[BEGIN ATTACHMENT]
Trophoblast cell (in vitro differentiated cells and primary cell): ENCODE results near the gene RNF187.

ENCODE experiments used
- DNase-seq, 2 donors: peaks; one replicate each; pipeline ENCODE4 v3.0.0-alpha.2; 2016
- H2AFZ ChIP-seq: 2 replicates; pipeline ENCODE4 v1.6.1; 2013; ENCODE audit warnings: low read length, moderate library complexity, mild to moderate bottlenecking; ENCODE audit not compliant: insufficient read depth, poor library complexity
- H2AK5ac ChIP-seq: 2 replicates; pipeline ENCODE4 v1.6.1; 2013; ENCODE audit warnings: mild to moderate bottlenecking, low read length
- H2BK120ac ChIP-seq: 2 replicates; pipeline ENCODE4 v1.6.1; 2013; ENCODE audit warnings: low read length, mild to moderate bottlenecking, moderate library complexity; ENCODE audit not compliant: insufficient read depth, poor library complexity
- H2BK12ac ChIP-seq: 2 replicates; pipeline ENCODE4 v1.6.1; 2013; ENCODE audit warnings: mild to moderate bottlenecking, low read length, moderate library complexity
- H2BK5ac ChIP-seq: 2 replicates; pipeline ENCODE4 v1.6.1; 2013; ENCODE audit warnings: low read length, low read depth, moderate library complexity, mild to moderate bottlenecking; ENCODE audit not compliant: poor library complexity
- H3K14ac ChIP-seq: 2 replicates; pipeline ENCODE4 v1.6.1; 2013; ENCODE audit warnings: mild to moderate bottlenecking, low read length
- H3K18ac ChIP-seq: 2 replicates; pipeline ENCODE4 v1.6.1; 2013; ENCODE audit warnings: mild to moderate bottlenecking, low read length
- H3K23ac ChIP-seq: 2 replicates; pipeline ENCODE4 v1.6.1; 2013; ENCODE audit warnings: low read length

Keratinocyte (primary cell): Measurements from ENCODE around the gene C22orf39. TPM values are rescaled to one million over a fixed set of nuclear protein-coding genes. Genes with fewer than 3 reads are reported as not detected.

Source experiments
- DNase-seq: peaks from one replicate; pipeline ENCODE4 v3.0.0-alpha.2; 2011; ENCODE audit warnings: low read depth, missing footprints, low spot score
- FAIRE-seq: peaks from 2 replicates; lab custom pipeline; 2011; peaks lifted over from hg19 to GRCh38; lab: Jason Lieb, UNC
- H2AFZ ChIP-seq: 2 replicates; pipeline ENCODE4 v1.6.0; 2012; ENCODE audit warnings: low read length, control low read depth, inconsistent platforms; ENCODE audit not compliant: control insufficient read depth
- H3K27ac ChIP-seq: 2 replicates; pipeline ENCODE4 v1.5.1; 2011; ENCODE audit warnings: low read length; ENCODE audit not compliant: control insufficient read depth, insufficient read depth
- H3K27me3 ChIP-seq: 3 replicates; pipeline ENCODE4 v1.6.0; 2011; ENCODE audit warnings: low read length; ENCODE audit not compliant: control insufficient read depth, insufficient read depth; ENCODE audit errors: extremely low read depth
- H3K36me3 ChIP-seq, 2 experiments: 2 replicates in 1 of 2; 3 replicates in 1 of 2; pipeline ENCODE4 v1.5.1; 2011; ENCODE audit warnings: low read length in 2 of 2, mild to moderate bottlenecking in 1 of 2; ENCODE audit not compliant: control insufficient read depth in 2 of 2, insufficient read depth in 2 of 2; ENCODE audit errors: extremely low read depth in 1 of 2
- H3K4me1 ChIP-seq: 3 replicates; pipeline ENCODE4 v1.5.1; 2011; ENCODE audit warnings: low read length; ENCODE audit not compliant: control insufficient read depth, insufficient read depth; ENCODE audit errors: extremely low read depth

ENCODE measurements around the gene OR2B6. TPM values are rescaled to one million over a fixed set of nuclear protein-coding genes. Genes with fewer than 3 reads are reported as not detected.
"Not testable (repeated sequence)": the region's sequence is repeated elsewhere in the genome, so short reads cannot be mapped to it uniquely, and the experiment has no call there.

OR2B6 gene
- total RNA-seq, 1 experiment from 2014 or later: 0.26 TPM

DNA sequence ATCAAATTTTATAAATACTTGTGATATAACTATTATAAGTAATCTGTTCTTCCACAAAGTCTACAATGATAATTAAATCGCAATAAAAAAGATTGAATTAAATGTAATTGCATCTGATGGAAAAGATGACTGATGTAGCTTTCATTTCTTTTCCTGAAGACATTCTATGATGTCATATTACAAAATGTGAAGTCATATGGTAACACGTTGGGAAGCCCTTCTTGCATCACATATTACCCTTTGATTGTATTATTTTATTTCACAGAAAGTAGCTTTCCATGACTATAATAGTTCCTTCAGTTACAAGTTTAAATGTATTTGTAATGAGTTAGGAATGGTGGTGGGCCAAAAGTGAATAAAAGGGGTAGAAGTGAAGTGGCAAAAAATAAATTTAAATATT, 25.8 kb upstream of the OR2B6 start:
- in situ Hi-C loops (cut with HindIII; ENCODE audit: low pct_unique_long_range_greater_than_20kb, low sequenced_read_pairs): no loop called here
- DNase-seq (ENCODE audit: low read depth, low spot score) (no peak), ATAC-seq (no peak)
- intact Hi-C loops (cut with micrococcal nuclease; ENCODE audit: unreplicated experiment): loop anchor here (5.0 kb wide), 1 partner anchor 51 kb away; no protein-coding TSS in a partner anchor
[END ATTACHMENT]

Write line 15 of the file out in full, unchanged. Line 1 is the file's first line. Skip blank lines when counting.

- FAIRE-seq: peaks from 2 replicates; lab custom pipeline; 2011; peaks lifted over from hg19 to GRCh38; lab: Jason Lieb, UNC